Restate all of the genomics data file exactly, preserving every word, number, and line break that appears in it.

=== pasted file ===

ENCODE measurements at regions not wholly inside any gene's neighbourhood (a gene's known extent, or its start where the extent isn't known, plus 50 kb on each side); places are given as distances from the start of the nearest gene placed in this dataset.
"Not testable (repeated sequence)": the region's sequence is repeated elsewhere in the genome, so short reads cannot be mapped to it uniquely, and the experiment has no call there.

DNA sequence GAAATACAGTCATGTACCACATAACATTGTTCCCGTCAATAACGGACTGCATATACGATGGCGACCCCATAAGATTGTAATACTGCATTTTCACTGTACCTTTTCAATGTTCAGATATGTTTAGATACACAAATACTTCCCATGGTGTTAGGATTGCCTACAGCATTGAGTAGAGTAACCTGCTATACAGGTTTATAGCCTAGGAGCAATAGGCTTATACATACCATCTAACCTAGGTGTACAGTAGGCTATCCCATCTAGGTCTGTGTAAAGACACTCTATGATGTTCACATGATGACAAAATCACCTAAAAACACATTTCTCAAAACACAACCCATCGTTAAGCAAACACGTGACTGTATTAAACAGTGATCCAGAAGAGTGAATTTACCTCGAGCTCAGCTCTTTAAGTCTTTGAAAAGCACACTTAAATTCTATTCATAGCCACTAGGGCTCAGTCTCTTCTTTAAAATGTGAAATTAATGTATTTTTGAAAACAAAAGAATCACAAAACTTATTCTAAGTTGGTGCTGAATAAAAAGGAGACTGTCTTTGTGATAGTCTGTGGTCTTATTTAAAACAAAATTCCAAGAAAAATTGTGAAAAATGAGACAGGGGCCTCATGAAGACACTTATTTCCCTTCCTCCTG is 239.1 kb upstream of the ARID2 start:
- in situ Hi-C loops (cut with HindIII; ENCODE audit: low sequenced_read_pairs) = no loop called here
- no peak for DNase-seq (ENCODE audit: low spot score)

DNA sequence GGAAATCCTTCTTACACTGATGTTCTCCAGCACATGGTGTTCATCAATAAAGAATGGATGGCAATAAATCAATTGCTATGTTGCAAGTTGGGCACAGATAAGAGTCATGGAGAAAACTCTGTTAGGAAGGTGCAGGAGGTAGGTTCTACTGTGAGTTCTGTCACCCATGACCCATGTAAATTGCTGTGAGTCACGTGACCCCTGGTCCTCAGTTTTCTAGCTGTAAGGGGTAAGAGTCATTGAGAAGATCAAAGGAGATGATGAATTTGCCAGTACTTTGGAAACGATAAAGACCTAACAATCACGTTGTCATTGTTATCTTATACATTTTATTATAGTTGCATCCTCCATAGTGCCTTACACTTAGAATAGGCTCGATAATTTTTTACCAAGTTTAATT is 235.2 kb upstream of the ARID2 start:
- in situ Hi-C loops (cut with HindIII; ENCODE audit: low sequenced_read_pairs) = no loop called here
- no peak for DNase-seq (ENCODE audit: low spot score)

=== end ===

ENCODE measurements at regions not wholly inside any gene's neighbourhood (a gene's known extent, or its start where the extent isn't known, plus 50 kb on each side); places are given as distances from the start of the nearest gene placed in this dataset.
"Not testable (repeated sequence)": the region's sequence is repeated elsewhere in the genome, so short reads cannot be mapped to it uniquely, and the experiment has no call there.

DNA sequence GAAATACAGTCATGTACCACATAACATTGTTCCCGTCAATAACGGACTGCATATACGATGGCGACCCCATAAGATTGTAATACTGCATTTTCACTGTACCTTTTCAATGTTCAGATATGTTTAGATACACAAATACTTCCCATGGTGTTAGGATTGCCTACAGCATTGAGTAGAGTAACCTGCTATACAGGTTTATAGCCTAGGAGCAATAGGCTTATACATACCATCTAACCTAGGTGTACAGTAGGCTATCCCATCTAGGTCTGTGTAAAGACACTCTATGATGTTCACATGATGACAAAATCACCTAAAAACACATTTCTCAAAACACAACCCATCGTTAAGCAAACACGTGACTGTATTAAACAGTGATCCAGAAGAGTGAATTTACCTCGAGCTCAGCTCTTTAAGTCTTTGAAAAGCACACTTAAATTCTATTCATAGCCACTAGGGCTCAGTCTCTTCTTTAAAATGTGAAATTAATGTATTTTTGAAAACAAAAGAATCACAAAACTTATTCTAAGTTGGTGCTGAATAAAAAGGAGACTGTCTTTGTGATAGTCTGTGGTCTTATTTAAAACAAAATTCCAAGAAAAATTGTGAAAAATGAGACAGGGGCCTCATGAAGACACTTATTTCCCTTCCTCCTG is 239.1 kb upstream of the ARID2 start:
- in situ Hi-C loops (cut with HindIII; ENCODE audit: low sequenced_read_pairs) = no loop called here
- no peak for DNase-seq (ENCODE audit: low spot score)

DNA sequence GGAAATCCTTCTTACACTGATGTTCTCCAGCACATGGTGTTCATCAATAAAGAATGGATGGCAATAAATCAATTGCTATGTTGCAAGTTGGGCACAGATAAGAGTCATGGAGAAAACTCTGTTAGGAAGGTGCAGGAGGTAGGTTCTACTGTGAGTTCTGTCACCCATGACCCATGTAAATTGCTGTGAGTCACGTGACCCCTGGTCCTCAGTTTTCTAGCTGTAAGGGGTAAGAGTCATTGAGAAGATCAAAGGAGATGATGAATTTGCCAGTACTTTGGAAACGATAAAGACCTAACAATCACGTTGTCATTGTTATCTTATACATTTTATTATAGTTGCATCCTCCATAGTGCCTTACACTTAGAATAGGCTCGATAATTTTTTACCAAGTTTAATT is 235.2 kb upstream of the ARID2 start:
- in situ Hi-C loops (cut with HindIII; ENCODE audit: low sequenced_read_pairs) = no loop called here
- no peak for DNase-seq (ENCODE audit: low spot score)